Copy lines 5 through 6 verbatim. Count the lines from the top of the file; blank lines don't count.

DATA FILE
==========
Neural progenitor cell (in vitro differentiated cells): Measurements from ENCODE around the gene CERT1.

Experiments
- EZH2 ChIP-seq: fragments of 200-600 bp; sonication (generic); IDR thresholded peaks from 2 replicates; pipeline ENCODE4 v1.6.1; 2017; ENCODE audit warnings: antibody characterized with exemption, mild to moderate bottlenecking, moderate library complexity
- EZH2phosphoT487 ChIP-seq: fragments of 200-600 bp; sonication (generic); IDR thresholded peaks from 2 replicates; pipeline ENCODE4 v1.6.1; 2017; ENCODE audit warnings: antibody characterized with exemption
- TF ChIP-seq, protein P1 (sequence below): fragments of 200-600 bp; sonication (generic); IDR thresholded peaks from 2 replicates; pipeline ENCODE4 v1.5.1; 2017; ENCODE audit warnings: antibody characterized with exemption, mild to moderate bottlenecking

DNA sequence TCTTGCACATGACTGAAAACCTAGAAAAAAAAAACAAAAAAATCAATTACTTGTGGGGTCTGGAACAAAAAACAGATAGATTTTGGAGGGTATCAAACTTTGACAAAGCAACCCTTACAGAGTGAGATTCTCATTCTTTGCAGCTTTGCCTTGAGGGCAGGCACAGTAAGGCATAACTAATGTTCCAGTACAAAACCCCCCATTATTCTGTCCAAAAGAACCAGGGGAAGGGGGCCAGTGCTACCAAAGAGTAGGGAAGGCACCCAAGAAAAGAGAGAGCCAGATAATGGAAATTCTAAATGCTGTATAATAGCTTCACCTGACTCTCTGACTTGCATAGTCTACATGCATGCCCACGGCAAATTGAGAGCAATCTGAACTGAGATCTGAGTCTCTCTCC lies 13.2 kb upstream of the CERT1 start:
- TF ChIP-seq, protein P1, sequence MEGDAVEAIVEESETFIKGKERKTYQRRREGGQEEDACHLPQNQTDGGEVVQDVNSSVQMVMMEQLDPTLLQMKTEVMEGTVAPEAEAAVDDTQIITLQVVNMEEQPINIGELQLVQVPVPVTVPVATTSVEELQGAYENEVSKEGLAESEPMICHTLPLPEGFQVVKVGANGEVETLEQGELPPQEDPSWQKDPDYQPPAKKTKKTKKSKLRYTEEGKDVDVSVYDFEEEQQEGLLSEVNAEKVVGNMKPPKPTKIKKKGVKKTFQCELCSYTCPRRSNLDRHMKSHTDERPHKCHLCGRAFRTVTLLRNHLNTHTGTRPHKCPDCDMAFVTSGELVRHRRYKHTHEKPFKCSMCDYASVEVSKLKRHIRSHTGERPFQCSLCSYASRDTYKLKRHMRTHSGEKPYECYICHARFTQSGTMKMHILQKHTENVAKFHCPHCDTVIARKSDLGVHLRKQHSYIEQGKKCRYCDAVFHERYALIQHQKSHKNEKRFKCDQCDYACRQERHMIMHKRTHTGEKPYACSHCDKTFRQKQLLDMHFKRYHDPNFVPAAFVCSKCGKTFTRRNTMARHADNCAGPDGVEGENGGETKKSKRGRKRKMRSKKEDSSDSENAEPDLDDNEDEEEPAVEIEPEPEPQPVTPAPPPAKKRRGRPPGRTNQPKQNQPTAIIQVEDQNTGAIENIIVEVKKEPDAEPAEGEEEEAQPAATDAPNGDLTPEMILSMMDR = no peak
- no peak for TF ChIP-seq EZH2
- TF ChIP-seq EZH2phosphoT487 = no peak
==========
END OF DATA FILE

- TF ChIP-seq, protein P1 (sequence below): fragments of 200-600 bp; sonication (generic); IDR thresholded peaks from 2 replicates; pipeline ENCODE4 v1.5.1; 2017; ENCODE audit warnings: antibody characterized with exemption, mild to moderate bottlenecking

DNA sequence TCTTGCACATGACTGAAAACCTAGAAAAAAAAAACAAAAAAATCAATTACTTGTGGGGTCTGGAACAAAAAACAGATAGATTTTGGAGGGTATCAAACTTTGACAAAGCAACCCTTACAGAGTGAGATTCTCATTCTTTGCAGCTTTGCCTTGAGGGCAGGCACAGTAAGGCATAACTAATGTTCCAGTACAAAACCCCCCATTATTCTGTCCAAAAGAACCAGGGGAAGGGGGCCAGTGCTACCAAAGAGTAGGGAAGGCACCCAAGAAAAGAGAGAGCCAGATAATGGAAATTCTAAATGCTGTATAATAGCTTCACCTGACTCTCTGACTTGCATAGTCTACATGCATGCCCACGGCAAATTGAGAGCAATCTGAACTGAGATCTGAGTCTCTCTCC lies 13.2 kb upstream of the CERT1 start: